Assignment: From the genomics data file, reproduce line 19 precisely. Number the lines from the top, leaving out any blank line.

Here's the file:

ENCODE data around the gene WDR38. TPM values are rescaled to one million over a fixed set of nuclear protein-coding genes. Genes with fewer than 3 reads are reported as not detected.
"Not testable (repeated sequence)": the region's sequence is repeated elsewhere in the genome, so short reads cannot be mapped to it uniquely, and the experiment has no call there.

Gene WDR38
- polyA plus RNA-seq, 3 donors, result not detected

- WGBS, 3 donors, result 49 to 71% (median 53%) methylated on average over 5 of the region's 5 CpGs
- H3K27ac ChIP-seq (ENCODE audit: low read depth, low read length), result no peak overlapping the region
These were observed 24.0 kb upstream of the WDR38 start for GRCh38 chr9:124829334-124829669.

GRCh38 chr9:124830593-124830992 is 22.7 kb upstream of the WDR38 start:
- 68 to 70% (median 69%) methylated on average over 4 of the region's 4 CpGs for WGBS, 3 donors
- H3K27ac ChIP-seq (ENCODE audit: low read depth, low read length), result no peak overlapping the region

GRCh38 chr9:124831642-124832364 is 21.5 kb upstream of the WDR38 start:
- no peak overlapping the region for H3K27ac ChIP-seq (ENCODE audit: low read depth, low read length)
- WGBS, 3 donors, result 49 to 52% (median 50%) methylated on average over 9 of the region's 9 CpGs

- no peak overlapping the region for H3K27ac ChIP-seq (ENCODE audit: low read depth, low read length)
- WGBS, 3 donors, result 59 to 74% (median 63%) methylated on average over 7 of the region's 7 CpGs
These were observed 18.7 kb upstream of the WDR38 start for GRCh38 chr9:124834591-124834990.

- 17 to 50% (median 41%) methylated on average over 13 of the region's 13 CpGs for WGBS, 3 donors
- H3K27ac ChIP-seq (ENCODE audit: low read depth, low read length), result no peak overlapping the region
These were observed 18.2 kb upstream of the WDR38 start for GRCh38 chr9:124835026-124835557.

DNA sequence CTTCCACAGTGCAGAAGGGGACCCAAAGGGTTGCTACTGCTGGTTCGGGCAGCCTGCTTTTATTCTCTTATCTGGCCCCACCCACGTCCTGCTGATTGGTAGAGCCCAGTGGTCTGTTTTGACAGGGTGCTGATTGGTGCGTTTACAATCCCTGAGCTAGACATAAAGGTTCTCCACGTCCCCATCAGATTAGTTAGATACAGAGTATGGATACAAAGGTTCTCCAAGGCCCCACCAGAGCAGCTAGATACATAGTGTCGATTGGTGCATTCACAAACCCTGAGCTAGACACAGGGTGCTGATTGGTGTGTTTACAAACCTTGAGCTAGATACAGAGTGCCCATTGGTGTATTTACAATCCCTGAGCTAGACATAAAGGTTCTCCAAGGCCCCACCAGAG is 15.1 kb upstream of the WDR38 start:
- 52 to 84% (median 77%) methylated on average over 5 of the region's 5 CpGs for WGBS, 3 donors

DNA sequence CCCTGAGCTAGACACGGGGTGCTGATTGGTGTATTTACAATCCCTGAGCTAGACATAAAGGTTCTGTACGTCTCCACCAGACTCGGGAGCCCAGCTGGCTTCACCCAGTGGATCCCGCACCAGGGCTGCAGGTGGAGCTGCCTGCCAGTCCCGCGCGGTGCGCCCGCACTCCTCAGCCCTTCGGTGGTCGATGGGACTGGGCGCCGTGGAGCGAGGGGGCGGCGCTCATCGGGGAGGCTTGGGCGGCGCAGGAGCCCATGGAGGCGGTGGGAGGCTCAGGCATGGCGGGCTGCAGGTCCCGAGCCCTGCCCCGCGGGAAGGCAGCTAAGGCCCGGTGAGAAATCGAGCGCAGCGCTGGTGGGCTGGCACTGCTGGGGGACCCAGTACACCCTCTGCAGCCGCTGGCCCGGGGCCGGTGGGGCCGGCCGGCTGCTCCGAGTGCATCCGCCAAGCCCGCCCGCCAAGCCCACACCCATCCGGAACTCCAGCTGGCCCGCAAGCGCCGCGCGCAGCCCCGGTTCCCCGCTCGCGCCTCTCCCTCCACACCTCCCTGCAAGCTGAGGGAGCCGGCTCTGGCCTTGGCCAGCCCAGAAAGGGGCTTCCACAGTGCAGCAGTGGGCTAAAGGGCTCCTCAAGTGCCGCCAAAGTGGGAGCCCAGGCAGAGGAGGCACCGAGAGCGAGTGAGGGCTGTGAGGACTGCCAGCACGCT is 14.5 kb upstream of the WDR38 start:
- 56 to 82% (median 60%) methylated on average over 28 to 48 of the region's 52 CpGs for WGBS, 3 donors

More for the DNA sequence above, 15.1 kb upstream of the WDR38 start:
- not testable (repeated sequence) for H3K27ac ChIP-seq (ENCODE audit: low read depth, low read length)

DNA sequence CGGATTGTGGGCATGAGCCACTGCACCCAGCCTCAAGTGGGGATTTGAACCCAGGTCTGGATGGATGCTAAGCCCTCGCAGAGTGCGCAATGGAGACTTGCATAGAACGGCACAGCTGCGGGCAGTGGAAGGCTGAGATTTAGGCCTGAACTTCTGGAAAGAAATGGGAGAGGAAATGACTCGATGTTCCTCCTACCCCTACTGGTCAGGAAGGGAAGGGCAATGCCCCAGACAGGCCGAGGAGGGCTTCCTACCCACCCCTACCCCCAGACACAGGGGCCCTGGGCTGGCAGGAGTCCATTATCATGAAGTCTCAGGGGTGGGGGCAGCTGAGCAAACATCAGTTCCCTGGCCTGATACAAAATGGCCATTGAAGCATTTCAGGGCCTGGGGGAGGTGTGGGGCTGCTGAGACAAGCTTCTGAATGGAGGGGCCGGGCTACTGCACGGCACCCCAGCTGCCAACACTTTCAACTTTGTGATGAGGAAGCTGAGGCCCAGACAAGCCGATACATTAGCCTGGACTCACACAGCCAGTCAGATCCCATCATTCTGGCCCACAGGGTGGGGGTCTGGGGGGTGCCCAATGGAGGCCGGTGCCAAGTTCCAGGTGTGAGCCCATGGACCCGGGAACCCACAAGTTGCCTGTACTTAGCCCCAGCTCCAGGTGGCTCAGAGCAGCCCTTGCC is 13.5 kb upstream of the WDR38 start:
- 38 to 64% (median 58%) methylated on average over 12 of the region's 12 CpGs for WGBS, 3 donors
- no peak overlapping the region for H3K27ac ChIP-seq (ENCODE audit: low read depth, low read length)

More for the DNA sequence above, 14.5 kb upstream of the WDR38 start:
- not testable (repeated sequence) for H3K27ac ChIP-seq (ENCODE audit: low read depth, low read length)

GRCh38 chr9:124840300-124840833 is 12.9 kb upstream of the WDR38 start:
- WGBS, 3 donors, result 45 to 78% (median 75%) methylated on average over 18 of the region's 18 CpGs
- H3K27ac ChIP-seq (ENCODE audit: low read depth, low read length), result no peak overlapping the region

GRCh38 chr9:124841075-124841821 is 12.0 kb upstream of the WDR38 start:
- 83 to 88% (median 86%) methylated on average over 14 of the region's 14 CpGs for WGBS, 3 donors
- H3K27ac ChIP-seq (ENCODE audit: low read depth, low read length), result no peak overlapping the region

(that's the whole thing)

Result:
These were observed 18.2 kb upstream of the WDR38 start for GRCh38 chr9:124835026-124835557.